There’s not many modern features I miss on my MGB but central locking is one of them. Luckily, central locking kits are dirt cheap on ebay and are not hard to fit. There’s a few components that need to be fitted in order for it to all work
The basic function of both the drivers and passenger door solenoids is to push or pull the locking mechanism to lock or unlock the door. To do this, they have 2 wires that take a positive and a ground (generally green & blue). The polarity of these wires is swapped depending on whether you want them to lock or unlock. These wires engergize a motor or a relay to cause a rod to be pushed or pulled. This rod is joined to the MGB lock operating rod using a clamp. The solenoids also have another 3 wires which allow a central locking relay to determine the current position of the solenoid (open or closed). The relay can then drive a second solenoid to mirror the action of the first. The solenoids are also designed so that they can be operated manually by turning the key in the lock
The drivers door solenoid takes its input on green and blue wires from either the remote central locking ECU or from the alarm unit if that has a central locking function. This allows the solenoid to be energised to either lock or unlock based on a button press on a remote. However, the drivers door solenoid doesn’t have to be electrically operated (even if these wires are connected). It can be manually operated from the key or from the locking lever inside the cabin.
The drivers door solenoid has an additional 3 wires. One of these is connected to ground and the other is switched to ground depending on whether the door is locked or unlocked. These 3 wires are connected to the central locking relay and are used to drive the passenger door solenoid to mirror the drivers door solenoid. This allows the passenger door to mirror the state of the drivers door.
|blue & green||One of these pins should be positive and the other ground depending on lock or unlock. Leave disconnected for manual operation, or wired to the alarm or some other central locking controller for keyless entry|
|white & brown||Connected to the central locking relay pins 2 & 3. One of these pins will be grounded depending on lock position|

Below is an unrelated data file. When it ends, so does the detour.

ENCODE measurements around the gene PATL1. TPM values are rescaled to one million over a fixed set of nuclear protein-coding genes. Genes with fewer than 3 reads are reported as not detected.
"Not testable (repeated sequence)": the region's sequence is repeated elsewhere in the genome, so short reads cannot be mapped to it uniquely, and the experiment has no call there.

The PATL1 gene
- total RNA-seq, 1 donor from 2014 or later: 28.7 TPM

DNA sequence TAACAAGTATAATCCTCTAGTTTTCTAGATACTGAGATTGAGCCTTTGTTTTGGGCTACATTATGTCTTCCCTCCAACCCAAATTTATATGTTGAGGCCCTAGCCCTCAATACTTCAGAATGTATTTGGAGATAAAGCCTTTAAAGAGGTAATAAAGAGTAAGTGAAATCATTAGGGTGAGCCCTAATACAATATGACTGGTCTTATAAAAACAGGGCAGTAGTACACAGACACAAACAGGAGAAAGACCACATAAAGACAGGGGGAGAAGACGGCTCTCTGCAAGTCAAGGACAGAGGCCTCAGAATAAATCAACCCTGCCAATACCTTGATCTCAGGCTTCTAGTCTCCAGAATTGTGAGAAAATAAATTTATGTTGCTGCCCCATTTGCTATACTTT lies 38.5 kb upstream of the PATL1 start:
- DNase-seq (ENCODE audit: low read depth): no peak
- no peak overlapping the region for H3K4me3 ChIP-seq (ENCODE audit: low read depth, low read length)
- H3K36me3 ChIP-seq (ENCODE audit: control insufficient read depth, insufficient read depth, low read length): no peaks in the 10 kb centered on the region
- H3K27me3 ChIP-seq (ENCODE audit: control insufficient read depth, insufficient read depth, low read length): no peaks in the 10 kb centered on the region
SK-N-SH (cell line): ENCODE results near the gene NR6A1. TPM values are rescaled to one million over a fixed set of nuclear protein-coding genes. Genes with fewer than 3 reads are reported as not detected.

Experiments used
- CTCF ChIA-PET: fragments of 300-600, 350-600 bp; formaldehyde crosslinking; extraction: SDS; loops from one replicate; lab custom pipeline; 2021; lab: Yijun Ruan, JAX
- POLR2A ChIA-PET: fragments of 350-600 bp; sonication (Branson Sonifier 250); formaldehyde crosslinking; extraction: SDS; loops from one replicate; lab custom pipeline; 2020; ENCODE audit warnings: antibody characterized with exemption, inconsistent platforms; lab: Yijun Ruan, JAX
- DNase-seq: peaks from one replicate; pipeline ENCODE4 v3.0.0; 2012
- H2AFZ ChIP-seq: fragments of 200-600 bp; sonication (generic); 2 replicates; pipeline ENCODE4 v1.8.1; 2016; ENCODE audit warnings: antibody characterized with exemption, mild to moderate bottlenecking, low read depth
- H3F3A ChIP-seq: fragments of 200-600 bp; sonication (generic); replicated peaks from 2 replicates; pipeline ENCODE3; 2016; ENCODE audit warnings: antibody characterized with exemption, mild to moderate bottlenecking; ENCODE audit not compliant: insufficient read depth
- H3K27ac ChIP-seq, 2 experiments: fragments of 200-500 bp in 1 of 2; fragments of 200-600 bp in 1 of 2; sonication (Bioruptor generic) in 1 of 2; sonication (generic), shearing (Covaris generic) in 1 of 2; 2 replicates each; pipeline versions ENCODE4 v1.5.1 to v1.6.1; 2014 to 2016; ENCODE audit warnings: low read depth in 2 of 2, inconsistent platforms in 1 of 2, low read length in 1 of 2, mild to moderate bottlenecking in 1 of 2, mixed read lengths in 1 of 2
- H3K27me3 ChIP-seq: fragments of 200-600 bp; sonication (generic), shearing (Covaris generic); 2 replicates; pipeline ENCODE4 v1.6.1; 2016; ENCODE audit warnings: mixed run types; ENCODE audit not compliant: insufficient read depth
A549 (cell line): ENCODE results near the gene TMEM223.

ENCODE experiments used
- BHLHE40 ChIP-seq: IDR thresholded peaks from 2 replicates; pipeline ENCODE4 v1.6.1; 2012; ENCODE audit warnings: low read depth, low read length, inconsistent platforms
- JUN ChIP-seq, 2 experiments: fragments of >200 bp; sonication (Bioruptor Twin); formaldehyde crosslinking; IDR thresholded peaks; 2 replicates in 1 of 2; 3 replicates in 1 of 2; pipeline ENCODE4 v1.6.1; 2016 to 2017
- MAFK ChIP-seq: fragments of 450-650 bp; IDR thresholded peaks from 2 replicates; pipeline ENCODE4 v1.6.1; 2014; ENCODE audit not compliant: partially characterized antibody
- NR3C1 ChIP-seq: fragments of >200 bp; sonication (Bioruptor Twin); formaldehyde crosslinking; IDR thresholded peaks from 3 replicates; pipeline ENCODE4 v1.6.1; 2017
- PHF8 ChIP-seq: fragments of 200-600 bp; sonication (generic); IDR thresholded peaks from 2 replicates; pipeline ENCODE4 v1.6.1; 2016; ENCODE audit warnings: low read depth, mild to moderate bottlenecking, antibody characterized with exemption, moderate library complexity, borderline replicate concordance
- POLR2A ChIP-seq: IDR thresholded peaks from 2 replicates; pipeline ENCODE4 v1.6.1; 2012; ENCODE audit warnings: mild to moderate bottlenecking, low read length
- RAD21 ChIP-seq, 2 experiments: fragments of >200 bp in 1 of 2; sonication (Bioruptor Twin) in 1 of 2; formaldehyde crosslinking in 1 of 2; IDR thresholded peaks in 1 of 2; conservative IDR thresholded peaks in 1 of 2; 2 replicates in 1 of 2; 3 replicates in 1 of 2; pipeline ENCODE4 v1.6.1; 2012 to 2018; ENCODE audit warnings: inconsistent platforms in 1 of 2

The passenger door solenoid has only 2 (functional) wires (blue and green). These are driven by the central locking relay and effectively mirror the state of the drivers door. For simplicities sake, we won’t be attempting to allow the passenger door solenoid to operate the drivers door.
|blue & green||Connected to the central locking relay pins 1M and 2M|
Note, if your passenger solenoid has 5 wires, only use the blue & green
Central Locking Relay
This 6-pin relay allows the passenger door solenoid to mirror the actions of the drivers door solenoid no matter how it’s actuated. The way that it does this is to utilize the two output wires from the drivers solenoid to selectively ground either pin “2” or pin “3” on the relay which causes pin “1M” to be positive and “2M” to be negative, or vice-versa. These are connected to the blue & green wire on the passenger door solenoid. The relay has a short timer on it so that it will only fire for a second or so.
|E (or ground symbol)||Ground|
|2 & 3||White & brown from the drivers door solenoid|
|1M & 2M||Green & blue to the passenger door solenoid|
Note, experiment with orientation of pins 1M & 2M until correct operation of passenger lock is achieved
The solenoid must be positioned in a place where it can operate the locking mechanism but also where it won’t be affected by the window winder mechanism. I found that the ideal place for is is just below the door locking mechanism. The operating rod should be shortened and bent into shape so it can operate the rod. The rods can then be joined by the supplied clamp. I suggest you use Locktight on the threads to prevent it from coming loose.